posted by hwyengr at 9:18 AM on May 1, 2008

If your friend is going to check your bag, make sure they're there when you pack it, because they will be asked if they packed it, and if it has other peoples stuff in it. If they participate in the packing they don't have to worry about an awkward answer when checking in. Some people react funny when under pressure.
posted by blue_beetle at 9:54 AM on May 1, 2008

Spend the extra thirty to fifty dollars and use a travel agent to book the whole thing and one continuous trip. they should know how to do this.
posted by Xurando at 11:12 AM on May 1, 2008

Be very careful to ensure that you have a long layover between your flights. Because they're not connected, and you've got multiple carriers, if you get delayed somewhere and miss your next flight it's going to be a pain. Agree with going to a travel agent if you can't work this out online.
posted by wingless_angel at 2:29 PM on May 1, 2008

Don't check anything. Travel hand-luggage only (maybe using this) and send your suitcase over using a luggage service such as First Luggage or Excess Baggage.
posted by krisjohn at 3:54 PM on May 1, 2008

Get a lock for all your bags. You likely already do this, but it's especially important when traveling internationally.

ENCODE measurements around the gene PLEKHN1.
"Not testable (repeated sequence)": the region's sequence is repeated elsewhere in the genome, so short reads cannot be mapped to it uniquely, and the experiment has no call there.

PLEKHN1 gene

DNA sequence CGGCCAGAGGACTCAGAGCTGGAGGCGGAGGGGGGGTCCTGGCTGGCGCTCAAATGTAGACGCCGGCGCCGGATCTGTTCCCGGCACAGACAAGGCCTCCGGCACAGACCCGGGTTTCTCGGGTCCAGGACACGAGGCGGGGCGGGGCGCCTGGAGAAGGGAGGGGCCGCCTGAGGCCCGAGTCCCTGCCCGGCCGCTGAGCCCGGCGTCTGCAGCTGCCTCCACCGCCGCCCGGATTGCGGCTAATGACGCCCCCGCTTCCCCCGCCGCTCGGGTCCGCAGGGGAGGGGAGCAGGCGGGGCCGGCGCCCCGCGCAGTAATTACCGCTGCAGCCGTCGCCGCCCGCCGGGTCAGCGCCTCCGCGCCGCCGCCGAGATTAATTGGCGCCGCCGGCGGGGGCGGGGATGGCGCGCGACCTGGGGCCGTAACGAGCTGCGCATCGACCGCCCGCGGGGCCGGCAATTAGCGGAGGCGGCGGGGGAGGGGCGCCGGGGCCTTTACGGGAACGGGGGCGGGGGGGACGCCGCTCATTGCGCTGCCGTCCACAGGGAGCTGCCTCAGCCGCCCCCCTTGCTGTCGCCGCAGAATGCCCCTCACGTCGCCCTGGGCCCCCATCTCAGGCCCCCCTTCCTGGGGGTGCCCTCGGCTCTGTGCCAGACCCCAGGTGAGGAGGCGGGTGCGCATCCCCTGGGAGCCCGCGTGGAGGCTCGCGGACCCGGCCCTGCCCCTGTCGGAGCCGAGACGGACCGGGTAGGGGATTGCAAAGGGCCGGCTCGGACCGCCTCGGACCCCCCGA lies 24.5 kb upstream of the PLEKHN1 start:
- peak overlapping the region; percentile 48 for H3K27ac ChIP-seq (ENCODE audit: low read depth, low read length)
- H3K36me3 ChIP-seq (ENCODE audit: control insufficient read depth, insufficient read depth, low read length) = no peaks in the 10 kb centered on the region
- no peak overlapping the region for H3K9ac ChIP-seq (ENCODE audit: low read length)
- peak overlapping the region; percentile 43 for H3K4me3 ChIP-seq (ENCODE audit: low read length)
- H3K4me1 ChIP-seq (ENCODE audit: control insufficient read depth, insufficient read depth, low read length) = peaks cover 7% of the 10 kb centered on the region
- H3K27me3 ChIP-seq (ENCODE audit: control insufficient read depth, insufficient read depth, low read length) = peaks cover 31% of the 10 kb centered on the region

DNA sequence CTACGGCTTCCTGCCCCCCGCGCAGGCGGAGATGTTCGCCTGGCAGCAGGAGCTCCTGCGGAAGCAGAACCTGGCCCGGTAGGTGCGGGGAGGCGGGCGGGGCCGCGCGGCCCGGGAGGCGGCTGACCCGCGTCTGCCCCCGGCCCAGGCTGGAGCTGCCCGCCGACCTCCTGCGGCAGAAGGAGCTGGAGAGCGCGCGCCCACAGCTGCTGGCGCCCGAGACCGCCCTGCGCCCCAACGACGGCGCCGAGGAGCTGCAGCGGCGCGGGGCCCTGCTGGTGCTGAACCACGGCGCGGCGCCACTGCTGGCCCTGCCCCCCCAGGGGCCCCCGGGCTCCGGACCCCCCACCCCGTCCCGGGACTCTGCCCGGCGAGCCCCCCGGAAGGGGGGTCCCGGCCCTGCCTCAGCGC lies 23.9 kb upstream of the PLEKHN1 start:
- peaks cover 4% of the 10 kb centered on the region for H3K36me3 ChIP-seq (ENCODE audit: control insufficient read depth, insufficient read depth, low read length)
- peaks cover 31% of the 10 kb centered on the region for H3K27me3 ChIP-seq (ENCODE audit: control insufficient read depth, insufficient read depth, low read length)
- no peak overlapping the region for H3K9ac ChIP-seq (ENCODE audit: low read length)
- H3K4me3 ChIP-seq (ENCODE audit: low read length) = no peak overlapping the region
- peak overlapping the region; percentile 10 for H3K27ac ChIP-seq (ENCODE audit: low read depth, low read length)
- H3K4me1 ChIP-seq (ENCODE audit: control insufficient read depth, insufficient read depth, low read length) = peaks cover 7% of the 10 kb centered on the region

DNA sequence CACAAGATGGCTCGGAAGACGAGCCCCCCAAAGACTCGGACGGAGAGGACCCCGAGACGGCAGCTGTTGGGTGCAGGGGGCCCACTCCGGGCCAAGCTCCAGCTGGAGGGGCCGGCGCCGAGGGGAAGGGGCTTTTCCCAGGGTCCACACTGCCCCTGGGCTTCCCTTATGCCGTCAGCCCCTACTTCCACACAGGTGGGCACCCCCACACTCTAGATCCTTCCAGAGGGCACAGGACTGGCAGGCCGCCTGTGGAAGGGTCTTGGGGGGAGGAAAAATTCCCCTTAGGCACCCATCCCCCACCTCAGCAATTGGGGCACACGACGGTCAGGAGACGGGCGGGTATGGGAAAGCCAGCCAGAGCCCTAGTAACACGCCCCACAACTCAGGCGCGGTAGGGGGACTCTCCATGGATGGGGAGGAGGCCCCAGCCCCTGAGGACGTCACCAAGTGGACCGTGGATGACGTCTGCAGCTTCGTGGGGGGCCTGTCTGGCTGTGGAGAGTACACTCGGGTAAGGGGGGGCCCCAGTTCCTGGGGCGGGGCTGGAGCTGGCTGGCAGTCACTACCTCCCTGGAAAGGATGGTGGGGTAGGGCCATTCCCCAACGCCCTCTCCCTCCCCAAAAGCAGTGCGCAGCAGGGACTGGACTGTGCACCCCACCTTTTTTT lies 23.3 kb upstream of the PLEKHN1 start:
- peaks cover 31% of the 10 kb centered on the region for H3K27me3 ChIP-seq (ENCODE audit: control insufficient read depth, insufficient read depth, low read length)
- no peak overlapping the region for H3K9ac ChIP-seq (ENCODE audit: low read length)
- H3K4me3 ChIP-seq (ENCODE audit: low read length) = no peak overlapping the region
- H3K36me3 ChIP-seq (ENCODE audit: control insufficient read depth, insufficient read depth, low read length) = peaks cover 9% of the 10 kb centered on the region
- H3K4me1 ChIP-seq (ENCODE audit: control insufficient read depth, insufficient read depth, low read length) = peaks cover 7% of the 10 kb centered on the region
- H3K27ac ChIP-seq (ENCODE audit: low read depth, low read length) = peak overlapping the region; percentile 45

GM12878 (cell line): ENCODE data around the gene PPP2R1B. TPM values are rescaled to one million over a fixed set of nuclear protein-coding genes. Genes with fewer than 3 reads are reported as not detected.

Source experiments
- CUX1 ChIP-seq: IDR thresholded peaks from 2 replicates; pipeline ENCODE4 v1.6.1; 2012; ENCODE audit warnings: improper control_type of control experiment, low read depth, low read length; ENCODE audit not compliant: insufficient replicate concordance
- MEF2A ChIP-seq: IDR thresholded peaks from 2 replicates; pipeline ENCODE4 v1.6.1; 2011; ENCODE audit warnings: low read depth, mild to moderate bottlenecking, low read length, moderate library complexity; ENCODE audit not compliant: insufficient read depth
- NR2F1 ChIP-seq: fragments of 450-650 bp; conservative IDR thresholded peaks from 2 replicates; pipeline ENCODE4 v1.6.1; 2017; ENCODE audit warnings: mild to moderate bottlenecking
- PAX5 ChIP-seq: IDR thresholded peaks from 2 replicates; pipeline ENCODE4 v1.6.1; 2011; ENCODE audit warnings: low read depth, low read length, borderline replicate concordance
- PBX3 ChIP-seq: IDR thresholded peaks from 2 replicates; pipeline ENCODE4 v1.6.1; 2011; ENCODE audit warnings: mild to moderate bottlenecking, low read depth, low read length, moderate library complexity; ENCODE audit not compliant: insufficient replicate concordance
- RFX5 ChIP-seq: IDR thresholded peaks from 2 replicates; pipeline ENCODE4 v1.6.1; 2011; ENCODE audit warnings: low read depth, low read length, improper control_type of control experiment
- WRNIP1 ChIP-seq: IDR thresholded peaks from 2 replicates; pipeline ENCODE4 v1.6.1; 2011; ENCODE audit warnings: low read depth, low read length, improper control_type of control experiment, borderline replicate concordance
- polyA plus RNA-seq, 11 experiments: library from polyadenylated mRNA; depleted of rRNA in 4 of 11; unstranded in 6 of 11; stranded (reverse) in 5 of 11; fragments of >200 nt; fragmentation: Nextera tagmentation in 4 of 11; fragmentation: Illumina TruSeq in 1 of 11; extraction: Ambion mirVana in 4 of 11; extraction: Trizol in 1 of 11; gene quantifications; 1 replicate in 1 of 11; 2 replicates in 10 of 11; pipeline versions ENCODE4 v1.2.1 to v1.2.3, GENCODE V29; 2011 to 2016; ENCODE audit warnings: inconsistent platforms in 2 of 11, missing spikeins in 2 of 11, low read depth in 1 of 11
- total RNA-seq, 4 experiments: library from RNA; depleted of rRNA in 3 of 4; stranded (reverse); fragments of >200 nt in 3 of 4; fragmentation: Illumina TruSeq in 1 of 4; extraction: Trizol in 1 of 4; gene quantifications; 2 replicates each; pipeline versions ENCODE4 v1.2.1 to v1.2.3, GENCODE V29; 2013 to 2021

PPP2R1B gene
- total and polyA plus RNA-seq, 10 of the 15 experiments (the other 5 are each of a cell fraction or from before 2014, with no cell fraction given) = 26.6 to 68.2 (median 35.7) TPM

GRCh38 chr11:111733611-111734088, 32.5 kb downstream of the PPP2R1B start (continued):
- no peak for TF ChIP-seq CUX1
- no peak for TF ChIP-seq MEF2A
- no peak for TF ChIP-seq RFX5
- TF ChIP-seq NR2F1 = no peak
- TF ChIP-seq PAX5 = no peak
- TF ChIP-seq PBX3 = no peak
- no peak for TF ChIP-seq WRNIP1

About 50% of the time when I fly to India, a bag gets lost. We always get it back, but it's an inconvenience you should be prepared for.

And just be aware of what's going on. In India, they unload baggage after they've been around the belt a couple times. My first time traveling alone, I waited 20 minutes before realizing that all my bags were piled on one corner of the room.
posted by theiconoclast31 at 4:43 PM on May 1, 2008

It's hot in Athens in the summer. You could very easily pack enough clothes for almost any length of trip in a small backpack and wash them there if you need to. I was in Europe for a month last July and carried only a bookbag. Sure, I did laundry a couple of times, but it was such a boon to be able to carry on my entire luggage.

Plus, the amazed looks you get when you're flying out after four weeks and tell the inspector that yes, this is all you've got...priceless.
posted by crinklebat at 9:13 PM on May 1, 2008

If you MUST check luggage, then asking one of your friends to check it (you might have to pay) could be a good option.

But I'm with crinklebat - try to do carry-on only. You don't necessarily need to do it totally backpacker style, either. This article on packing carry-on only was written for cruises, but the concept applies pretty generally.

Just keep in mind that European budget airlines are particularly strict, so check your airlines' rules carefully.
posted by CruiseSavvy at 1:07 PM on May 23, 2008